more lessons from Roving Pack: trauma, disability, DIY but still, claiming Fiction

This week has pretty much been all about things becoming very very real for me.  On Monday morning the post office knocked on my door and delivered a box with the print proofs of Roving Pack.  I’ll never forget the first time I held Kicked Out, and receiving Roving Pack for the first time truly was no less intense for me to be holding in my hands this world that I’ve lived, breathed, and slept for the past couple of years.

On a practical level, the layout turned out amazing, and still every time I see it, I’m in complete awe about the cover art that KD Diamond created.  While unlike with the Kicked Out anthology, Roving Pack is all mine (something I’m still really adjusting to) there still has been a tremendous amount of work from my incredible editors, the preliminary readers, and everyone else in the community who has been super supportive and encouraging as I was writing, editing, revising etc.   I am without a doubt an admitted dinosaur and for me in a lot of ways the realness of a book is very much about the physical object itself –its’ why although all my books are or will be available as ebooks (because it’s a fight I’ll never win) I personally don’t read in that format, and so while I’ve had the finalized layout as a PDF for a the past couple of weeks, for me to be able to hold Roving Pack printed and bound with an ISBN and just looking like the actual book that it is, after all the intensity of the work on this book the past couple of years was just incredible.  Needless to say, some tears may have been involved when I opened that box and flipped through those pages for the very first time.

As if getting proofs of the novel wasn’t enough excitement for one week, I also had an event Tuesday night.  I was excited to have been invited to be a reader at Wicked Queer Authors as part of the 2012 HOT Festival at Dixon Place here in NYC, and it really was a fantastic evening with incredible authors and an amazing audience. I shared some new work that’s somewhat of an pre-story to Roving Pack which was well received and handed out the shiny new Roving Pack postcards to folks.  In the midst of this public event I was sitting on a barstool and had a really intense moment that honestly even writing about sounds a little silly or contrived, but sitting there nervously getting ready to read (I’m always nervous when I read in public- the day I stop being so will be the last public reading I do) and as I was called a fiction author, for the very first time I didn’t feel like I was an imposter. Intense moment right before reading!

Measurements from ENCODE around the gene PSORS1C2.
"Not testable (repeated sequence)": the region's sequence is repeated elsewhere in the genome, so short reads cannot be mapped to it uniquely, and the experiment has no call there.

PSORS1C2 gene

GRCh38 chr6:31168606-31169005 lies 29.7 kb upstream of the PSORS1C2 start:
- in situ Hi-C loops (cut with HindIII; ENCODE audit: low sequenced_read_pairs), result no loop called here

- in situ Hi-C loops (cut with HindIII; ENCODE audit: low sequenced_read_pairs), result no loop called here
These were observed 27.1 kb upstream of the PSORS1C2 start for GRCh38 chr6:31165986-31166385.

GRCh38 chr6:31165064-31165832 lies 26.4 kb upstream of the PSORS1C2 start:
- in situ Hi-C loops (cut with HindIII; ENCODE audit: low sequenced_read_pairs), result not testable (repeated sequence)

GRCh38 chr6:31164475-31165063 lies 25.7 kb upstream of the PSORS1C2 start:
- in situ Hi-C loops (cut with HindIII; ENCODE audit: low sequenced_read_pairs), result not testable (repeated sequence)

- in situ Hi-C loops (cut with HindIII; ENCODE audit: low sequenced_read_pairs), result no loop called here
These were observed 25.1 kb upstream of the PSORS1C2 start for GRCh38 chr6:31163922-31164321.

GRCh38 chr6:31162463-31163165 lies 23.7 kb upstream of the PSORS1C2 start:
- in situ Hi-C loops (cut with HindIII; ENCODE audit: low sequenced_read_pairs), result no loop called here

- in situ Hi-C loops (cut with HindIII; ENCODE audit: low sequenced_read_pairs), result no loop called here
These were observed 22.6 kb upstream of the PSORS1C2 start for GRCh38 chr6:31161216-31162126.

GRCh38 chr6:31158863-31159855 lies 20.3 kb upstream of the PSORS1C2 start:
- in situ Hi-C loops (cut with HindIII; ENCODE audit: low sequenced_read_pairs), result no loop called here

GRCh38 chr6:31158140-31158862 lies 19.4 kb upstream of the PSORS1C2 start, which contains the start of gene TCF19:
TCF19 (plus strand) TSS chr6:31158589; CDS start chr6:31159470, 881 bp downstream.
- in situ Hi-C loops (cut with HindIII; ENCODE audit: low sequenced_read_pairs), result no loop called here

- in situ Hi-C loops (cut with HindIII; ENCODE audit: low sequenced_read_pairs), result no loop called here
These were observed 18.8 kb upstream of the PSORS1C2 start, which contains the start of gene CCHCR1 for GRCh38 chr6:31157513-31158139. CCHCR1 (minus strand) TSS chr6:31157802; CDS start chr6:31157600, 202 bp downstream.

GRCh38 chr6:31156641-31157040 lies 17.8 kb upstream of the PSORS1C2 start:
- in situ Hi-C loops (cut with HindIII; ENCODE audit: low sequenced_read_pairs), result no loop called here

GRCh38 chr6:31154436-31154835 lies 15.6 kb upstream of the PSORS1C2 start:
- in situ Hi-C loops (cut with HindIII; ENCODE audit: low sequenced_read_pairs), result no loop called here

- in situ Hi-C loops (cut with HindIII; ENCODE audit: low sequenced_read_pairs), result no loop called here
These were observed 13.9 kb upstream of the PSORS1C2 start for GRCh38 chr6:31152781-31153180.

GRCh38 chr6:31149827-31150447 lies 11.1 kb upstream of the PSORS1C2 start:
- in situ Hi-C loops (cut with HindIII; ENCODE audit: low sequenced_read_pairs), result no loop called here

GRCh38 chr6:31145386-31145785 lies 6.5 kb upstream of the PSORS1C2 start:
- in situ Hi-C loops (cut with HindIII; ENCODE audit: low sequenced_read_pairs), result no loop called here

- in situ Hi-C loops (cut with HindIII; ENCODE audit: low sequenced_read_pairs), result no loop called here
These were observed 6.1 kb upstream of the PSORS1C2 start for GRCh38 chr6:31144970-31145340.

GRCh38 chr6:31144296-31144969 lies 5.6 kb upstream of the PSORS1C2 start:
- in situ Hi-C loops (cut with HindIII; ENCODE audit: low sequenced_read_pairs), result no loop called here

It’s funny, for a long time I didn’t really think of myself as a fiction writer. I don’t mean that to sound self deprecating, it wasn’t –it was just that along the way fiction was something I started writing, but  in my mind it wasn’t who I *was * as a writer. For the past couple of years as I’ve worked on Roving Pack, and other projects I would laugh a little to myself every time I called myself a fiction author, or when someone else did.  It wasn’t how I saw myself; it was just a quick & dirty way of describing the direction of my work at the moment. Even when I won a fiction award last year I really dismissed fiction as some fluke creative project I’d worked on, but held tight to the idea that I was almost exclusively a memoirist/creative nonfiction writer and I’m not really sure why.